Keeping Score

Gentle Giant: Is Eli Now the NFL’s Main Manning?

Eli Manning — you know, Peyton's baby brother — has quietly had an MVP-caliber season. With the playoffs here, don't sleep on him

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Brooks Von Arx / Southcreek / Zuma

New York Giants quarterback Eli Manning comes under pressure from Dallas Cowboys defensive end Jason Hatcher at Met Life Stadium in East Rutherford, N.J., on Jan. 2, 2012. The Giants defeated the Cowboys 31-14 to claim the NFC East title

Peyton and Eli. When people discuss the quarterbacking Manning brothers, that’s always been the order — Peyton first, with Eli getting second billing. And it’s not just because Peyton is older. He’s also undeniably been a better QB than his brother. Peyton Manning is one of the best quarterbacks of all time. Eli is Peyton’s little brother, both on and off the field.

But it may now be time to flip the Manning marquee.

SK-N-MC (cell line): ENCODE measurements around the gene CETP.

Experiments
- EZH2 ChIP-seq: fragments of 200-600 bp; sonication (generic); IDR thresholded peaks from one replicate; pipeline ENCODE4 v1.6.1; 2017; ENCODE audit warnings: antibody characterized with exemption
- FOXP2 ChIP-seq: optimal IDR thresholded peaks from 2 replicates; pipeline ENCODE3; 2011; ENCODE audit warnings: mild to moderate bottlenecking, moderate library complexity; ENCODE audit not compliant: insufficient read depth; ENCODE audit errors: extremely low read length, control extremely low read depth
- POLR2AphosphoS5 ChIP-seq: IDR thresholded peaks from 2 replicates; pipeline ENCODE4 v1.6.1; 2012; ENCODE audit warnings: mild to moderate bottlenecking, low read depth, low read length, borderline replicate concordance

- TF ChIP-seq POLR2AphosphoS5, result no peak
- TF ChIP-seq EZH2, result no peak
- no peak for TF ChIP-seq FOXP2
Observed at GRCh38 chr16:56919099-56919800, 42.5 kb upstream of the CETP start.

After this season, such a status shuffle no longer seems laughable. Peyton missed the entire 2011 season with a neck injury. The Colts, having finished 2-14 without Peyton, own the top pick in the draft and will almost certainly choose Stanford QB Andrew Luck, eyeing him as the future of the franchise. Not only do the Colts have valid concerns about Peyton’s long-term health, but the team also owes him a $28 million bonus in March. Will they release him before the bill comes due? Will Peyton be the same player when he returns from the injury? Will the stem-cell treatment he received in Europe help? Will he even make it back at all?

(See the top 10 sports moments of 2011.)

“You’re talking about a guy who had three surgeries within 19 months,” says former Oakland Raiders quarterback and current CBS NFL analyst Rich Gannon, whose career was effectively ended in 2004 when he broke his neck. Gannon does believe that Manning, legendary for his competitiveness and drive, will make it back to the NFL, but he acknowledges that the doubts are legitimate. “He’s going to be 36 years old in March. He has young twins. It weighs on you. It’ll make you think twice about playing football.”